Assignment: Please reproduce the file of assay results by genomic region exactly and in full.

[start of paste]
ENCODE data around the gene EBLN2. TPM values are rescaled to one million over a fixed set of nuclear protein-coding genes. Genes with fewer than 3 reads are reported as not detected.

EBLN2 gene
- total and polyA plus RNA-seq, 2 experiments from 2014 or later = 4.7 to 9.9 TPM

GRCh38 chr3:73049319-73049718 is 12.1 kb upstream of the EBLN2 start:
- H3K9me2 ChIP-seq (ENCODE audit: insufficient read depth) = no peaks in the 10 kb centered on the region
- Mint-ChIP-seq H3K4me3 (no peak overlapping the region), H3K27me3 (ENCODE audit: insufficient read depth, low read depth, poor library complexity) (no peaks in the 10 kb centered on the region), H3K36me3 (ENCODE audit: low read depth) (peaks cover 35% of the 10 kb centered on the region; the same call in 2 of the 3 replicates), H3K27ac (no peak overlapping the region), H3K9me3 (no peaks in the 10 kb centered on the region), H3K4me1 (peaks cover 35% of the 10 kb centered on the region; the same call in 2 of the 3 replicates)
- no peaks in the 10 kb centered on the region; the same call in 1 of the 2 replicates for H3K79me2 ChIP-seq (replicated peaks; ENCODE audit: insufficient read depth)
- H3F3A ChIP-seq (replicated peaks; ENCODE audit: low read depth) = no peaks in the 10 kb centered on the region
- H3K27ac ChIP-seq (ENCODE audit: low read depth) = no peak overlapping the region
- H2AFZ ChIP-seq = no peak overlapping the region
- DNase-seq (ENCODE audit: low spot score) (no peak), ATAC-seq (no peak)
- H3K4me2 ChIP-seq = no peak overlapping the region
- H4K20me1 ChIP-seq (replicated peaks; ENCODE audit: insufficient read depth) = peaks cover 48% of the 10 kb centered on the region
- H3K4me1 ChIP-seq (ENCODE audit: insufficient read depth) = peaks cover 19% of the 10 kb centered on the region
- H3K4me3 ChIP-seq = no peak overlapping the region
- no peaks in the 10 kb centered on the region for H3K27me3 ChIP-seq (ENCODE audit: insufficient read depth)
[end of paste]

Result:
ENCODE data around the gene EBLN2. TPM values are rescaled to one million over a fixed set of nuclear protein-coding genes. Genes with fewer than 3 reads are reported as not detected.

EBLN2 gene
- total and polyA plus RNA-seq, 2 experiments from 2014 or later = 4.7 to 9.9 TPM

GRCh38 chr3:73049319-73049718 is 12.1 kb upstream of the EBLN2 start:
- H3K9me2 ChIP-seq (ENCODE audit: insufficient read depth) = no peaks in the 10 kb centered on the region
- Mint-ChIP-seq H3K4me3 (no peak overlapping the region), H3K27me3 (ENCODE audit: insufficient read depth, low read depth, poor library complexity) (no peaks in the 10 kb centered on the region), H3K36me3 (ENCODE audit: low read depth) (peaks cover 35% of the 10 kb centered on the region; the same call in 2 of the 3 replicates), H3K27ac (no peak overlapping the region), H3K9me3 (no peaks in the 10 kb centered on the region), H3K4me1 (peaks cover 35% of the 10 kb centered on the region; the same call in 2 of the 3 replicates)
- no peaks in the 10 kb centered on the region; the same call in 1 of the 2 replicates for H3K79me2 ChIP-seq (replicated peaks; ENCODE audit: insufficient read depth)
- H3F3A ChIP-seq (replicated peaks; ENCODE audit: low read depth) = no peaks in the 10 kb centered on the region
- H3K27ac ChIP-seq (ENCODE audit: low read depth) = no peak overlapping the region
- H2AFZ ChIP-seq = no peak overlapping the region
- DNase-seq (ENCODE audit: low spot score) (no peak), ATAC-seq (no peak)
- H3K4me2 ChIP-seq = no peak overlapping the region
- H4K20me1 ChIP-seq (replicated peaks; ENCODE audit: insufficient read depth) = peaks cover 48% of the 10 kb centered on the region
- H3K4me1 ChIP-seq (ENCODE audit: insufficient read depth) = peaks cover 19% of the 10 kb centered on the region
- H3K4me3 ChIP-seq = no peak overlapping the region
- no peaks in the 10 kb centered on the region for H3K27me3 ChIP-seq (ENCODE audit: insufficient read depth)